Valerie Ervin recently ran for governor of Maryland in the hopes of becoming the state’s first female African American governor. Ervin was the first African American woman to serve on the Montgomery County Council. She served a term as the Council’s President, and was also the Chair of the Council’s Education Committee, which has oversight of Montgomery County Public Schools’ $2.3 billion budget. Prior to serving on the Council, Valerie was an active PTSA member and a founding member of both the Montgomery County Education Forum and Blacks United for Excellence in Education. A longtime parent activist, Valerie was encouraged by parents across Montgomery County to run for the Board of Education and became the second African American woman to ever serve.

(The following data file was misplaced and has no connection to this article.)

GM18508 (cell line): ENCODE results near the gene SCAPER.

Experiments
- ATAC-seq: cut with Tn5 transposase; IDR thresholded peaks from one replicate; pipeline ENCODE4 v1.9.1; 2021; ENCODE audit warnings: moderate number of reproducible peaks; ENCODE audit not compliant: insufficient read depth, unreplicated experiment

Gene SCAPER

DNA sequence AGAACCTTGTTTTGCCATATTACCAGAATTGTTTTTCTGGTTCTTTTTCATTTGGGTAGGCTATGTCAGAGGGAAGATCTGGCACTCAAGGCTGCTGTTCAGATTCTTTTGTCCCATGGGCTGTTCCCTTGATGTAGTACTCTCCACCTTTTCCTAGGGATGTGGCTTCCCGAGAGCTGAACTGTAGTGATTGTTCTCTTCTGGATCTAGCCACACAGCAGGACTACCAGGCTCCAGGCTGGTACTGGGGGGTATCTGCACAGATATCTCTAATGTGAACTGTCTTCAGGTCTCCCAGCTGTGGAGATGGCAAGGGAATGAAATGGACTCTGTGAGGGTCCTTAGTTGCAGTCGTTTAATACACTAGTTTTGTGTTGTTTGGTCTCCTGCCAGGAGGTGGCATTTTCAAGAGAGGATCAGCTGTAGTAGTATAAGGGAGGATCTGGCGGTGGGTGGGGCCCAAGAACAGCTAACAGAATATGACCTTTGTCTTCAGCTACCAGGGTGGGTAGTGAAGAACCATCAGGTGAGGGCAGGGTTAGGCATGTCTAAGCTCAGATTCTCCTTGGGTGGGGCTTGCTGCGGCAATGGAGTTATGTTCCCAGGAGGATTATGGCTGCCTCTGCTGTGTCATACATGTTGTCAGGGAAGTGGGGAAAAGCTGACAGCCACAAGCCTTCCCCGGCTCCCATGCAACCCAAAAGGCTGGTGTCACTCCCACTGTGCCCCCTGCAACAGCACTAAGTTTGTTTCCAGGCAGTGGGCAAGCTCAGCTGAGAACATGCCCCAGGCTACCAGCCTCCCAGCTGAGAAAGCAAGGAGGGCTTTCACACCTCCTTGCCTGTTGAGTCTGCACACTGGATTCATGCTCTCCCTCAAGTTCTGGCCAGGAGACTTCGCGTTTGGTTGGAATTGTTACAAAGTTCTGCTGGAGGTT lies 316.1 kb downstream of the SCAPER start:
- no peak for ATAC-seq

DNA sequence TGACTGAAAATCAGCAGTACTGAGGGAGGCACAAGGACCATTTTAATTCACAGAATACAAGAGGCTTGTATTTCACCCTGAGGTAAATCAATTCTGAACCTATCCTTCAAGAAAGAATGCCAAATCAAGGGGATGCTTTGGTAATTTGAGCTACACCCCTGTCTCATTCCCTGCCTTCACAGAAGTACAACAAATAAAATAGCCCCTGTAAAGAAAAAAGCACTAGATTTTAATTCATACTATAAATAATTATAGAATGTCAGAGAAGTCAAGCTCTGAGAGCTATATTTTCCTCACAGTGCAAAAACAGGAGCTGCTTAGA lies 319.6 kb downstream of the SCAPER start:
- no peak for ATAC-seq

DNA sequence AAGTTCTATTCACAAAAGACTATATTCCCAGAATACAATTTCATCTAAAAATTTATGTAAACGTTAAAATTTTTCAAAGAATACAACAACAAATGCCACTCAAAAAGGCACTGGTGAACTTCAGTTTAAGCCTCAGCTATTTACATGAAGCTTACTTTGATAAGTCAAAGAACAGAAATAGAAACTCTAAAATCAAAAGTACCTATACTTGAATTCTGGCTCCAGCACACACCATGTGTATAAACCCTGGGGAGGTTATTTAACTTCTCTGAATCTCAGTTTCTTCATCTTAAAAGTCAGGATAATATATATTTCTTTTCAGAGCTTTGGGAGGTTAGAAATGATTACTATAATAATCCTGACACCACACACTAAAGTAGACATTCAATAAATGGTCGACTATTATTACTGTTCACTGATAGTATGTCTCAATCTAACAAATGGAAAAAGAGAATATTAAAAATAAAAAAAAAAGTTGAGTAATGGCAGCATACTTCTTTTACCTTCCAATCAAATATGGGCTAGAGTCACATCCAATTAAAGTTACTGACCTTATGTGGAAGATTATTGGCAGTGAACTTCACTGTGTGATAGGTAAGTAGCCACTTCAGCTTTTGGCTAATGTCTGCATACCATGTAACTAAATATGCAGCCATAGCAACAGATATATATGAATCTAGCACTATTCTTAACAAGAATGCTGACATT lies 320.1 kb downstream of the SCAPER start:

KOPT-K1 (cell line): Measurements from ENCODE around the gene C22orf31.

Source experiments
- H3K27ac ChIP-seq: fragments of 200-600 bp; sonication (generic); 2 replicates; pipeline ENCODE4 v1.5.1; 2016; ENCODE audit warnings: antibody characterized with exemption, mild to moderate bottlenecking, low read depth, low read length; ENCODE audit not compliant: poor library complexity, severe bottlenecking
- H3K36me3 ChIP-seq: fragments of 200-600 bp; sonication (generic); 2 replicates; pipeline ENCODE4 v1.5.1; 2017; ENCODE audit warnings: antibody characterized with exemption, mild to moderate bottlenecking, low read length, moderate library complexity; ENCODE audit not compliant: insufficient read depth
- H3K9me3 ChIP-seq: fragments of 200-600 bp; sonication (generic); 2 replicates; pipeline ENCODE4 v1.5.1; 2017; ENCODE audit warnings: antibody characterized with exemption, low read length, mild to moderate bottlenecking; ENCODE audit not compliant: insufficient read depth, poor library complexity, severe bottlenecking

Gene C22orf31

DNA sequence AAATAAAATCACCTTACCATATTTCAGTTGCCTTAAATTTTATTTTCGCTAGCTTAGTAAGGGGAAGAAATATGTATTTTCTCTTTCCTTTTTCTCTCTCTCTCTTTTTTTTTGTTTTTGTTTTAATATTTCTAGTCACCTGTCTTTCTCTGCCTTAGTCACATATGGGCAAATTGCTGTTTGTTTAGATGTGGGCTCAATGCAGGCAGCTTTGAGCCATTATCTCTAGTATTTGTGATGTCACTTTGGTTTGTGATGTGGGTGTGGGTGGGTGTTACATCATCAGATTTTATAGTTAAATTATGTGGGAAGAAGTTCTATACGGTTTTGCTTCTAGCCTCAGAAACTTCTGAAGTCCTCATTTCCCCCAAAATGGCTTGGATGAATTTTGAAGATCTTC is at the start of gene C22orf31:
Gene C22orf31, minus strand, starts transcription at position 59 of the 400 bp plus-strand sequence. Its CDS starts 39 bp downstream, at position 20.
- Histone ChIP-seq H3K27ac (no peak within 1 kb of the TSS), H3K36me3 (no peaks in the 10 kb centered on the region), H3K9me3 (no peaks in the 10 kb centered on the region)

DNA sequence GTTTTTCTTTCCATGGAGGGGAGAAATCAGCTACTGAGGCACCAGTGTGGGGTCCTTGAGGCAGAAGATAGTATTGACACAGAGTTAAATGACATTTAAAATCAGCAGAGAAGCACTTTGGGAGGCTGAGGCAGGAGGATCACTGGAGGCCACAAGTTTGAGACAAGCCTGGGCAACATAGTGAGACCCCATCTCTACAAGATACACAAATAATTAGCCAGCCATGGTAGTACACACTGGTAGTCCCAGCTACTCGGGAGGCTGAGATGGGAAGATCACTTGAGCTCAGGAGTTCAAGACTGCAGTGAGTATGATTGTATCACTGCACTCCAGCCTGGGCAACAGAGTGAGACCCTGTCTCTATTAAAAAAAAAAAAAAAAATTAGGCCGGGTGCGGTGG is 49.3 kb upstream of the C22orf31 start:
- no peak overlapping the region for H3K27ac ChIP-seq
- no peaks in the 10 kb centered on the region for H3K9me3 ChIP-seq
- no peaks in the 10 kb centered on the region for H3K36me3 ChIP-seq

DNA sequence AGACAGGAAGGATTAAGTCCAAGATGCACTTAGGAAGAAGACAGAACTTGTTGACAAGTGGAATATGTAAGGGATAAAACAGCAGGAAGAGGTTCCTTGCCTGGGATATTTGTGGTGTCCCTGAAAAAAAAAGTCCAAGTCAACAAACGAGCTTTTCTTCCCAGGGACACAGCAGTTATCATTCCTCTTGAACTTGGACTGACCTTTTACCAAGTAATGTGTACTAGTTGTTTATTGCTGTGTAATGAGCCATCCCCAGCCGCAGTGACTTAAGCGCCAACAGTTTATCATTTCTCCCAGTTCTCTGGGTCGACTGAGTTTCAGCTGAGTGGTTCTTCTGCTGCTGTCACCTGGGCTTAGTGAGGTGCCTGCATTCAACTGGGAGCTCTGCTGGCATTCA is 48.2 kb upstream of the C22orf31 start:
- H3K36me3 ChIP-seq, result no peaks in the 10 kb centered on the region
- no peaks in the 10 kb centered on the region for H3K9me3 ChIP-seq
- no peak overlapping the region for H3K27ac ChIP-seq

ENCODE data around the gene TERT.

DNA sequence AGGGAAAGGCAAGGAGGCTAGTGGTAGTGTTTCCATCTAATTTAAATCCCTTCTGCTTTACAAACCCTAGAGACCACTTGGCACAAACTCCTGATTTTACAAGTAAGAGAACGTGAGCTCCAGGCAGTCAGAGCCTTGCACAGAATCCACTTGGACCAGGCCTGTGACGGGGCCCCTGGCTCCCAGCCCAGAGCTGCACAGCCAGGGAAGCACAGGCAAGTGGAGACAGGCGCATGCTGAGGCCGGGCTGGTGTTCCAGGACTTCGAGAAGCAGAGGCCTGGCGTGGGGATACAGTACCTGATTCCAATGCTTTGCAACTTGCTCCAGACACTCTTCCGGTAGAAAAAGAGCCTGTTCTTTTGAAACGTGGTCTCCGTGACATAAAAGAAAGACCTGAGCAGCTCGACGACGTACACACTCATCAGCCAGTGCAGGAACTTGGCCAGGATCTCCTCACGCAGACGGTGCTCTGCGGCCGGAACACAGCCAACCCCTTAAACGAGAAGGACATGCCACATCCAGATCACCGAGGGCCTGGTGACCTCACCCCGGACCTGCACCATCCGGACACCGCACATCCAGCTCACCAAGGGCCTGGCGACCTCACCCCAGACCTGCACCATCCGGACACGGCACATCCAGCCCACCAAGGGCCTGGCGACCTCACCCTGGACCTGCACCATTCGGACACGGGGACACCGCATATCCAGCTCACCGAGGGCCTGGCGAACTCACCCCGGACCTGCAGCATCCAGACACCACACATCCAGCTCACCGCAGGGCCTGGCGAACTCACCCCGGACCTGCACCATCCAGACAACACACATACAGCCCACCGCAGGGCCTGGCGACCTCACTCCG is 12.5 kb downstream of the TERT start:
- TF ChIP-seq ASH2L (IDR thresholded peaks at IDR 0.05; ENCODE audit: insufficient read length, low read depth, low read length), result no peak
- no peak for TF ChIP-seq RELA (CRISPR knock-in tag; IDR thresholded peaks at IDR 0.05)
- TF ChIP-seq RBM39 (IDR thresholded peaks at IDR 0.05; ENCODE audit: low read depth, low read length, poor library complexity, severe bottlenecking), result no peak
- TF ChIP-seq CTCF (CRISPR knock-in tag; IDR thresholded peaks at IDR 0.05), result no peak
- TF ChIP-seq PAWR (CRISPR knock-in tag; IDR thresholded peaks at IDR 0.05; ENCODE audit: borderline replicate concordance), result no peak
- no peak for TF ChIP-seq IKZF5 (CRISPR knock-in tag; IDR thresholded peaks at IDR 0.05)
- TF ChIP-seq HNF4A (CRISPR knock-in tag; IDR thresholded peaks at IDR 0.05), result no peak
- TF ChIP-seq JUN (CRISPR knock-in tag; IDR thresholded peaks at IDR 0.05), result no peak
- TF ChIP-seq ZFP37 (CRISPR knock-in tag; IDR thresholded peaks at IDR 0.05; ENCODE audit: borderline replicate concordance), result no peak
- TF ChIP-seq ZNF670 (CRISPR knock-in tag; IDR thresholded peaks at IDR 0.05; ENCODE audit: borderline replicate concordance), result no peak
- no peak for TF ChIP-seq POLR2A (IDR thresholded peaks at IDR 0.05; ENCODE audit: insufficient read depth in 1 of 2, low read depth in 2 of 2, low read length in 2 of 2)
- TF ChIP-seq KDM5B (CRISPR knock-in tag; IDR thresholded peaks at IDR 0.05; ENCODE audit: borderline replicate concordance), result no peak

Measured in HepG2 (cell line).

After nearly a decade of service as an elected official in Montgomery County on both the Board and the Council, Valerie was named executive director of the Center for Working Families, and most recently served as senior adviser for the Working Families Party, where she helped direct the progressive coalition’s efforts to expand economic and educational opportunities for families across the country. Ervin has received many awards for her public service including: Washingtonian Magazine’s Most Powerful Women Award in 2011; Maryland’s Top 100 Women from the Daily Record in 2008 and 2012; Phyllis Campbell Newsome Public Policy Leadership Award from the Center for Nonprofit Advancement in 2008 and 2013; and the Phenomenal Woman of the Year Award from Community Bridges in 2007.